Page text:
Polyelectrolyte Encapsulation and Confinement within Protein Cage-Inspired Nanocompartments

dc.contributorAalto-yliopistofi
dc.contributorAalto Universityen
dc.contributor.authorLiu, Qingen_US
dc.contributor.authorShaukat, Ahmeden_US
dc.contributor.authorKyllönen, Daniellaen_US
dc.contributor.authorKostiainen, Mauri A.en_US
dc.contributor.departmentDepartment of Bioproducts and Biosystemsen
dc.contributor.departmentDepartment of Applied Physicsen
dc.contributor.groupauthorBiohybrid Materialsen
dc.contributor.groupauthorCentre of Excellence in Molecular Engineering of Biosynthetic Hybrid Materials researchen
dc.contributor.organizationDepartment of Bioproducts and Biosystemsen_US
dc.date.accessioned2021-10-13T06:54:22Z
dc.date.available2021-10-13T06:54:22Z
dc.date.issued2021-10en_US
dc.description.abstractProtein cages are nanocompartments with a well-defined structure and monodisperse size. They are composed of several individual subunits and can be categorized as viral and non-viral protein cages. Native viral cages often exhibit a cationic interior, which binds the anionic nucleic acid genome through electrostatic interactions leading to efficient encapsulation. Non-viral cages can carry various cargo, ranging from small molecules to inorganic nanoparticles. Both cage types can be functionalized at targeted locations through genetic engineering or chemical modification to entrap materials through interactions that are inaccessible to wild-type cages. Moreover, the limited number of constitutional subunits ease the modification efforts, because a single modification on the subunit can lead to multiple functional sites on the cage surface. Increasing efforts have also been dedicated to the assembly of protein cage-mimicking structures or templated protein coatings. This review focuses on native and modified protein cages that have been used to encapsulate and package polyelectrolyte cargos and on the electrostatic interactions that are the driving force for the assembly of such structures. Selective encapsulation can protect the payload from the surroundings, shield the potential toxicity or even enhance the intended performance of the payload, which is appealing in drug or gene delivery and imaging.en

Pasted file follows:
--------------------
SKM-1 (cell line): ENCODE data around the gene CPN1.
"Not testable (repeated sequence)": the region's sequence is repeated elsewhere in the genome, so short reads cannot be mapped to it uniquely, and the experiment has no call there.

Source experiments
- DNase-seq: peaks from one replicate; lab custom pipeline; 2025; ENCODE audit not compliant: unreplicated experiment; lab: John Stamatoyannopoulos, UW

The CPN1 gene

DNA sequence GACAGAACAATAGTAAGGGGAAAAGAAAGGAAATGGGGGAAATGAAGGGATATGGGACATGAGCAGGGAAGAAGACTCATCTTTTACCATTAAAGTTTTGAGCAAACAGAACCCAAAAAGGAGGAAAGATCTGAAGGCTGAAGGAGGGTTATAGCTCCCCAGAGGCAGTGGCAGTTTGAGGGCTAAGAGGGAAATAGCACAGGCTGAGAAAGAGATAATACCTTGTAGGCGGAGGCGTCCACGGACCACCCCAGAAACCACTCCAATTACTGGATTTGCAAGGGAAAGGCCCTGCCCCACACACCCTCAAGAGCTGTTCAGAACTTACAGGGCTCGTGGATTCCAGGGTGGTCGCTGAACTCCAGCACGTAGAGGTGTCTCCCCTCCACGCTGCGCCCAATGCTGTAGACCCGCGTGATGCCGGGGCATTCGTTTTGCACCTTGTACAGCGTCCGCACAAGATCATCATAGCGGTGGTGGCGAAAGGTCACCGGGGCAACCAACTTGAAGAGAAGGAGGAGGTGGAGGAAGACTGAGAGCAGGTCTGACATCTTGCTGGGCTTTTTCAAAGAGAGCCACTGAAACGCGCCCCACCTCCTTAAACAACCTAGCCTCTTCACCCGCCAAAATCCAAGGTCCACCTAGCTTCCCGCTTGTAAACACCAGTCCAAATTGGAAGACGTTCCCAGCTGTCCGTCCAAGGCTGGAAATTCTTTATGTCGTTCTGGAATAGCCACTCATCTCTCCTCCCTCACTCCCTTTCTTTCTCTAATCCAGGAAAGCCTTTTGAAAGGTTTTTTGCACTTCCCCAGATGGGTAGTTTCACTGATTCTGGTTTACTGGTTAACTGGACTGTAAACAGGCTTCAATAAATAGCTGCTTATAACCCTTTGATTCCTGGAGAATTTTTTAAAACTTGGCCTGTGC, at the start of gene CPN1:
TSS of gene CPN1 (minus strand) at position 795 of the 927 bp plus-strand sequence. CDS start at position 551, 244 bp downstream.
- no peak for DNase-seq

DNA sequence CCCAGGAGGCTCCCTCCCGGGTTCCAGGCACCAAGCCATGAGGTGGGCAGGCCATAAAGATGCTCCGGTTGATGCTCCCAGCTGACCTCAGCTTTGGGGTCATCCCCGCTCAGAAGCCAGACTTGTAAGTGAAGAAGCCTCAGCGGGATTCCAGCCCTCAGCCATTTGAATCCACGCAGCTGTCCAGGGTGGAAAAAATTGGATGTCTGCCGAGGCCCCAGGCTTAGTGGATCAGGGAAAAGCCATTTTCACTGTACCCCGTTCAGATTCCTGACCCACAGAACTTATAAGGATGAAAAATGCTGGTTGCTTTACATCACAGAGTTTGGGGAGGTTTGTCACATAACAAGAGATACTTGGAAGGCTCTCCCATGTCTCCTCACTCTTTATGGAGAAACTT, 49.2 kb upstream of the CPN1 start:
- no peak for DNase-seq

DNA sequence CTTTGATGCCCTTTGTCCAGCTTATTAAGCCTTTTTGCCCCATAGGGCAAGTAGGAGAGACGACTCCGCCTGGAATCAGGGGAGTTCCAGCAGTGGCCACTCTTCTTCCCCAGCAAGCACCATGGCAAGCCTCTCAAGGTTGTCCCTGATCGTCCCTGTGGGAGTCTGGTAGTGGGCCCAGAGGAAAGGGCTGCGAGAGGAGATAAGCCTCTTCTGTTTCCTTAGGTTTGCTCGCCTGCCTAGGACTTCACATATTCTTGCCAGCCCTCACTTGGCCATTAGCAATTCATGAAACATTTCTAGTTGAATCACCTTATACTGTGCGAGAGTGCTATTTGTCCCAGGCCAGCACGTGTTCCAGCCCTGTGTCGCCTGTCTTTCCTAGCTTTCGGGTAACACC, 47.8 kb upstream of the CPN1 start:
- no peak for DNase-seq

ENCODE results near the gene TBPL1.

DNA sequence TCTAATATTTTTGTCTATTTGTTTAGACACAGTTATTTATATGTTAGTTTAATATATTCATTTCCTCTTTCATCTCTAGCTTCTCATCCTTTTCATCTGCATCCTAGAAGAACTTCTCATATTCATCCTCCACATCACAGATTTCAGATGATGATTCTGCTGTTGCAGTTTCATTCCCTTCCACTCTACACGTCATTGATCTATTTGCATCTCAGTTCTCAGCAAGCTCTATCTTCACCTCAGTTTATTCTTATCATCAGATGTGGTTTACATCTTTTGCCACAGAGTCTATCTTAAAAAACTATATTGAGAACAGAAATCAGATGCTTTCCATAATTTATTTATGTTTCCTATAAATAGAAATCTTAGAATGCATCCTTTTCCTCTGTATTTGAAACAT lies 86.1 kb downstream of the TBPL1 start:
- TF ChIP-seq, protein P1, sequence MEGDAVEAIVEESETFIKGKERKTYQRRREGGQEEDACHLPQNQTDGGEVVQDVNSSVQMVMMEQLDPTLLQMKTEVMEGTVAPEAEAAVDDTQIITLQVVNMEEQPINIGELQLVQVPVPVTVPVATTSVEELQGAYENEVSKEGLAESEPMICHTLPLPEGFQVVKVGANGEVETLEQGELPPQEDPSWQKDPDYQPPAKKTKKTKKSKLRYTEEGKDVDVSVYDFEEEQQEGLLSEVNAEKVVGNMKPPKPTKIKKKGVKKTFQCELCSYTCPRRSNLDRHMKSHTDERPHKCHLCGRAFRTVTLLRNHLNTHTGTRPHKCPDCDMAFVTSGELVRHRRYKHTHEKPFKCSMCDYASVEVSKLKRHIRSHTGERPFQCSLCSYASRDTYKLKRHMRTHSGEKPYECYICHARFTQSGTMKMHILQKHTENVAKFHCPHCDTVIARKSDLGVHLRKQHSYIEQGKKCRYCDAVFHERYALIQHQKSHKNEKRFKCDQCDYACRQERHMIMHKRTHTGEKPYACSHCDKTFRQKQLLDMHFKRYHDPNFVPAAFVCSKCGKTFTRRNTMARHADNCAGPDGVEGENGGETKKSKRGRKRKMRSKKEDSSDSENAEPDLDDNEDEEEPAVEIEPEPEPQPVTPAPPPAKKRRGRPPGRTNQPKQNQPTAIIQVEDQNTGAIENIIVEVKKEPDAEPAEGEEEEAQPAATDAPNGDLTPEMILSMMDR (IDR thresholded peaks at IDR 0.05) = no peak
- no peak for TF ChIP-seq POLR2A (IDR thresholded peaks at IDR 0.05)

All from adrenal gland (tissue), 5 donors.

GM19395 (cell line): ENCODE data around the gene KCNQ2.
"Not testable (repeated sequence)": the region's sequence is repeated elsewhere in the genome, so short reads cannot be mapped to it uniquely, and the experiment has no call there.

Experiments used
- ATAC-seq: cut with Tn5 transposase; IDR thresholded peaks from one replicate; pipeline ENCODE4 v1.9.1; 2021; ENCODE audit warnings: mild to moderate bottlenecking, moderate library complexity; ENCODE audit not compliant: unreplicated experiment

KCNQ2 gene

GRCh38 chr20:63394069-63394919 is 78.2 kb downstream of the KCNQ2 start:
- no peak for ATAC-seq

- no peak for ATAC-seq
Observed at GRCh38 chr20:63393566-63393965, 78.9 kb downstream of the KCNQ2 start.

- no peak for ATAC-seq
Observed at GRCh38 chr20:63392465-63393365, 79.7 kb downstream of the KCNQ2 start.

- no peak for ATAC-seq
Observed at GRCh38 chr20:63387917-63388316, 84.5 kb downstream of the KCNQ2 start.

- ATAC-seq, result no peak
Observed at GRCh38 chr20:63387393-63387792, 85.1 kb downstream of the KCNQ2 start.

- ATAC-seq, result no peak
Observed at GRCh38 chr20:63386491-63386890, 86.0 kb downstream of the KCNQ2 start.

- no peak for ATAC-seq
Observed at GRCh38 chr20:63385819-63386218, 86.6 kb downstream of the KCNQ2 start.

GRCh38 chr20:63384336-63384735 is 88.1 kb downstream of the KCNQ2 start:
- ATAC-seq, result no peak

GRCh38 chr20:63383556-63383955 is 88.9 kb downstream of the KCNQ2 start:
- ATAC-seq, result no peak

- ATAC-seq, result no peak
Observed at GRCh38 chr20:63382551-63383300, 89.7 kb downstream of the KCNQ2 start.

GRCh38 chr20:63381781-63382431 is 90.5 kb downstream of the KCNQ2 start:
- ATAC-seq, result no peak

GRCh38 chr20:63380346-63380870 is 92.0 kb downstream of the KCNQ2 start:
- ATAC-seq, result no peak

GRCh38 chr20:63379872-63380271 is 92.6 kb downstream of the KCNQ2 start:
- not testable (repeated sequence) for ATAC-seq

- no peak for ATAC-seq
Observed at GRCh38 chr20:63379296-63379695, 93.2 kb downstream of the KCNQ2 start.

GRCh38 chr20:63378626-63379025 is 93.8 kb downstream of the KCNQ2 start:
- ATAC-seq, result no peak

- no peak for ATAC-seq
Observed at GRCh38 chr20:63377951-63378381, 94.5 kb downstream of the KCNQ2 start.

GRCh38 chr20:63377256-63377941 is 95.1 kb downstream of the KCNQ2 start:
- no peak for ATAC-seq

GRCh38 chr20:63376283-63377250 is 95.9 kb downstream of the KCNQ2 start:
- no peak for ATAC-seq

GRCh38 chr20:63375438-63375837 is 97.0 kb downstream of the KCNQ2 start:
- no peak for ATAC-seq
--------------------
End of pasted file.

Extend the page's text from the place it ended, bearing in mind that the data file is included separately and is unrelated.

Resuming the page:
dc.description.versionPeer revieweden
dc.format.extent22
dc.format.mimetypeapplication/pdfen_US
dc.identifier.citationLiu, Q, Shaukat, A, Kyllönen, D & Kostiainen, M A 2021, ' Polyelectrolyte Encapsulation and Confinement within Protein Cage-Inspired Nanocompartments ', PHARMACEUTICS, vol. 13, no. 10, 1551 . https://doi.org/10.3390/pharmaceutics13101551en
dc.identifier.doi10.3390/pharmaceutics13101551en_US
dc.identifier.issn1999-4923
dc.identifier.otherPURE UUID: 99daa2b8-47dc-4562-ac9c-8fe0d2eb79b3en_US
dc.identifier.otherPURE ITEMURL: https://research.aalto.fi/en/publications/99daa2b8-47dc-4562-ac9c-8fe0d2eb79b3en_US
dc.identifier.otherPURE FILEURL: https://research.aalto.fi/files/68090881/CHEM_Liu_et_al_Polyelectrolyte_Encapsulation_and_Confinement_2021_Pharmaceutics.pdfen_US
dc.identifier.urihttps://aaltodoc.aalto.fi/handle/123456789/110413
dc.identifier.urnURN:NBN:fi:aalto-202110139602
dc.language.isoenen
dc.publisherMDPI AG
dc.relation.ispartofseriesPHARMACEUTICSen
dc.relation.ispartofseriesVolume 13, issue 10en
dc.rightsopenAccessen
dc.titlePolyelectrolyte Encapsulation and Confinement within Protein Cage-Inspired Nanocompartmentsen
dc.typeA2 Katsausartikkeli tieteellisessä aikakauslehdessäfi
dc.type.versionpublishedVersion
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